He was sometimes depicted as a man with the head of a lion or as a reclining lion or cat. In this form, he was associated with the lion god Maahes, who may have been his brother, but may also have been an aspect of Nefertum. Like the newborn sun, he was generally depicted as a beautiful baby sitting on a lotus bud. Sometimes his body was shown wrapped like a mummy, with his arms and face unbound. He also had a lion or cat shape, attributed to his mother. He was also depicted as a human head emerging from a large water lily.
For the ancient Egyptians, however, with their holistic understanding of the universe, fragrances and perfumes were not only beautiful, but were also spiritual and therapeutic.
The Blue Lotus
The lotus flower flourishes on the banks of the Nile. It opens its large petals with the rising of the sun. To the ancient Egyptians it represented the sun because it banished darkness. Blue Lotus played a unique and important role in Ancient Egyptian culture. The plant was widely popular for its mood enhancing and mild psychedelic properties. Used both recreational and for spiritual effects, they often made a concoction out of Blue Lotus and wine.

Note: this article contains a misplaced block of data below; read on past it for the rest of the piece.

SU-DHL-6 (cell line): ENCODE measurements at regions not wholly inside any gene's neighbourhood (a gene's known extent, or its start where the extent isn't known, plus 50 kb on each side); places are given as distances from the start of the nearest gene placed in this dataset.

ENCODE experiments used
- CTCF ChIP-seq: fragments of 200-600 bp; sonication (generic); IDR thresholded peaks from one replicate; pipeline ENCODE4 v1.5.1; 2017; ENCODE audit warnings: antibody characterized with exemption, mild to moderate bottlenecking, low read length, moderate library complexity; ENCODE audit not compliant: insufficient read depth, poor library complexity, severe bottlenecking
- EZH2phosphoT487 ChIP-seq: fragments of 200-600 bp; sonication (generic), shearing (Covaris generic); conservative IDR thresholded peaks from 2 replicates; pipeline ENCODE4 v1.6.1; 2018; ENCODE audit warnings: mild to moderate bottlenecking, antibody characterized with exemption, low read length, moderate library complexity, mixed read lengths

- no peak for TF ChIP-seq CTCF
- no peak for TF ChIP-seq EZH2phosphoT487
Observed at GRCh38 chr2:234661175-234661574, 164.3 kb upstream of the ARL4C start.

This flower has even been placed alongside the deceased in ancient tombs. The plant is often depicted on walls and paintings as well, often depicted together with wine.
The Blue Lotus was even the symbol for the union of Upper and Lower Egypt. Commonly used in art as a symbol of Upper Egypt. It was often shown with its long stems intertwined with papyrus reeds (a symbol of Lower Egypt) as a representation of the unification of the two lands.
For the Ancient Egyptians, The Blue Lotus represented how the sky greeted the sun. Just as the sun rises above the horizon to start the day, the flower opens in the morning. Then just when the sun is setting, the flower closes itself at dusk. And because of this, the Egyptians coined the Blue Lotus the sacred flower of the sun and sun gods.
As this symbol means also the creation and rebirth, the lotus is a fixed part of tomb and coffin decoration, often in combination with the scarab, which has similar symbolic meaning.